Temple’s past comes through Loudon clear
While lockdown has been a challenge for most, for one Borderer, it has given him the chance to do something he’s never before found the time for – write a book.
And for Selkirk-born Loudon Temple, who has run one of the country’s top music agencies for touring artists since setting up the Brookfield-Knights operation 15 years ago, it’s been a welcome visit to the past.
Like many, Loudon’s business ground to a halt when the Covid-19 scare struck in March as live music bit the dust. Tours in the pipeline and all fully scheduled right up into mid-2021 were either cancelled or
His main income dried up in an instant and there would be no reward for all of the work he’d already put in.
However, he told The Southern this week: “I’ve never been a fan of negativity ... I decided to write the book as a full-on challenge, and turn adversity on its head.
“In fact, if coronavirus had never happened, this book may never have seen the light of day.”
And, this weekend in Hawick, he’ll launch the book that others had repeatedly urged him to write ... memoirs that recall the days in the 1960s and ’70s when he, himself, took to the stage in several different bands, each of which came close to making it big.
“The Music Goes ’Round And ’Round” gives his father the credit for setting him off on a career in music.
Andy Temple had played in one of the area’s best-known dance bands, The Arcadians, in the years before the Second World War when he saw active service with the KOSB.
Loudon was lead vocalist with The Diamonds, who won the regional heat of the nationwide Macbeat competition to find the best beat group in Scotland in 1965, winning a place in the final at the Kelvin Hall in Glasgow where the judging panel included The Beatles’ legendary producer, George Martin. They came fourth in the final, but were the only band to be offered a recording deal when The Hollies manager offered to sign them up.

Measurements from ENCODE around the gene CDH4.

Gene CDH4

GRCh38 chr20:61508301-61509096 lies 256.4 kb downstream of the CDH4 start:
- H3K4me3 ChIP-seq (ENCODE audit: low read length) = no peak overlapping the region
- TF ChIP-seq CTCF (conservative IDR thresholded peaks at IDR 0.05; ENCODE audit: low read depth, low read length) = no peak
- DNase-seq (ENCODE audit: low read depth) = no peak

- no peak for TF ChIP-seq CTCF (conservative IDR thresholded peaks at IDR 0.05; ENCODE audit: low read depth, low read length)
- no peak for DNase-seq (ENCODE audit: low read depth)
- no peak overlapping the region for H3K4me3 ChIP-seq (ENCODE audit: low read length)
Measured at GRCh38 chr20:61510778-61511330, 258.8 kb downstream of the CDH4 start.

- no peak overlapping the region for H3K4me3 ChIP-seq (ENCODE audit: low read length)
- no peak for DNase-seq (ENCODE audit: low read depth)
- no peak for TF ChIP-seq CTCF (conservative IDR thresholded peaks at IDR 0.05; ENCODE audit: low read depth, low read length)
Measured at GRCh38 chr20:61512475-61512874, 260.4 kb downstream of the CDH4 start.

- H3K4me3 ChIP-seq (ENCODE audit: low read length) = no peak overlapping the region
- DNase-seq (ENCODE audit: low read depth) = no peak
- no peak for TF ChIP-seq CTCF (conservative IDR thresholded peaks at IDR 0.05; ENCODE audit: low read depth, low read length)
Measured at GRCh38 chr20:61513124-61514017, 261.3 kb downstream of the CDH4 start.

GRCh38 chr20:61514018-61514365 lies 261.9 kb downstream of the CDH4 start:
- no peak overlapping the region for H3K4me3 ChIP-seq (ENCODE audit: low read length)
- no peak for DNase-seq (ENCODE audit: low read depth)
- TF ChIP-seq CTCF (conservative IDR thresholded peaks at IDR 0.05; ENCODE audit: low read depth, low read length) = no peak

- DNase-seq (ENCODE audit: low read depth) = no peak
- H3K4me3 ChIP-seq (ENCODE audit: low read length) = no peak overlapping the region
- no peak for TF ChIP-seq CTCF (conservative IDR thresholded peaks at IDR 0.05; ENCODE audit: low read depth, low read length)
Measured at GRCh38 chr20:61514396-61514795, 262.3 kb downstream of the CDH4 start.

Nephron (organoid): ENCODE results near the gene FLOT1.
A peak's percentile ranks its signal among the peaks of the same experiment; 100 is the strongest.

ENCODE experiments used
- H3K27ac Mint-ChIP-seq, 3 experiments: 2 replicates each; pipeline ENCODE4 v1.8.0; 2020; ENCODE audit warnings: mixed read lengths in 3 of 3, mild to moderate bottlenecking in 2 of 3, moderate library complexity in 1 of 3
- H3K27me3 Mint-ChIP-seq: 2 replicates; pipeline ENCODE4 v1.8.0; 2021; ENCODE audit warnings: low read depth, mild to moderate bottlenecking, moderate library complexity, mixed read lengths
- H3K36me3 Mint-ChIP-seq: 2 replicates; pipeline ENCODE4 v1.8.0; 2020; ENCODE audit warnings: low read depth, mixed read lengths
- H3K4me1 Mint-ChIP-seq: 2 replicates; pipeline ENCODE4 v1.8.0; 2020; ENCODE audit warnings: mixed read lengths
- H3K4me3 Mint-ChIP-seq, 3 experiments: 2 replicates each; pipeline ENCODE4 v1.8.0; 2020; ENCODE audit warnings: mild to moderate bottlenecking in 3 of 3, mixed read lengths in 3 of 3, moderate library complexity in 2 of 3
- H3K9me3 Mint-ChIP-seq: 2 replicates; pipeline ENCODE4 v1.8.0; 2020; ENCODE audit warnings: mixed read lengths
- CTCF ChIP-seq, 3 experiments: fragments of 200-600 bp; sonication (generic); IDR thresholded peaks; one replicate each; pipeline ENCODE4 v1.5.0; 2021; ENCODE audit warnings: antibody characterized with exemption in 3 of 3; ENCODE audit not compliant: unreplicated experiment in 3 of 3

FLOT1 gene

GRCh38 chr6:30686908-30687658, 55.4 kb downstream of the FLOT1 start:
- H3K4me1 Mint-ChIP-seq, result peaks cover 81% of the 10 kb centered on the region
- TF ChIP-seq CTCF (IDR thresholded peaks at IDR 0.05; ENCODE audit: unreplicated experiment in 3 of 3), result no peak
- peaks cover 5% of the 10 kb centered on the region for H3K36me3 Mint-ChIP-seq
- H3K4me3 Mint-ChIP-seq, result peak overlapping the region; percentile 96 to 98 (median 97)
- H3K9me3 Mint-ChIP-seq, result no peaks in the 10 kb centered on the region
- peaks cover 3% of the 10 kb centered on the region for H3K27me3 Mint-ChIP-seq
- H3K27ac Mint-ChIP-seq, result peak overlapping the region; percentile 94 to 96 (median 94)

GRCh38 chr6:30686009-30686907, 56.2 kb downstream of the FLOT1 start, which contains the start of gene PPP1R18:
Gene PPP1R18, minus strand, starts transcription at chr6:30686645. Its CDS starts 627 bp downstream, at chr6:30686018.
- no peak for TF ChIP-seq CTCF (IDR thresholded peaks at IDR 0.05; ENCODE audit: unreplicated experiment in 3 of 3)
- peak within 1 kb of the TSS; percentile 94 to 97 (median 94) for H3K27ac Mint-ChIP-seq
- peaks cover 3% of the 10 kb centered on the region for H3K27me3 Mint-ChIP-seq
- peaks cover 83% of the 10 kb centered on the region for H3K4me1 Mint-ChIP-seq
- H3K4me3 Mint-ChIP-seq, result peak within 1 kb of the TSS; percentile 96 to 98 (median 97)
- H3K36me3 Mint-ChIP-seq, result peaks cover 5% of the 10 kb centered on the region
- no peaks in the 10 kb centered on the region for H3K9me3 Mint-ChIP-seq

His next band created such a controversy in the late ’60s that they ended up being banned from appearing in various Borders towns.
Galashiels Town Council even staged a special meeting to discuss whether of not to allow the “psychedelic happening” to go ahead.
His band, The Ceiling Light Machine, made the headlines when the national media picked up on the story.
The book also reflects on his time with Hawick-based band Lordy in the ’70s, as well as recounting his life growing up in Selkirk and Hawick in the early 1950s.
Loudon said: “I never imagined it would be possible to give this damned pandemic credit for anything, but over the years whenever I’ve passed on some of these individual tales from my time on the road with bands, the response was invariably ‘you should write a book’.
“Once the book began to take shape, we invited folks to consider buying one up front, almost as a crowd-funder, to help with design and production costs and that was a tremendous success.
“Right now, people are more nostalgic than ever and looking to happier times for a temporary escape, and hopefully some light relief from what’s happening in the world.
“Many of them made valuable contributions by reminding me about some of the all-important detail from days gone by.
“Everyone likes to look back on their happy memories and I have more than my fair share of those.”
The book, priced at £9.99, will be launched in Hawick this weekend, and Loudon says that although there is no event planned (thanks to Covid-19) he will be around for socially-distanced signing.
It’s on sale in Borders bookshops from Saturday, November 14 and online via the beenandgoneanddoneit.com website – which also features loads of travelogues written by Loudon over the years.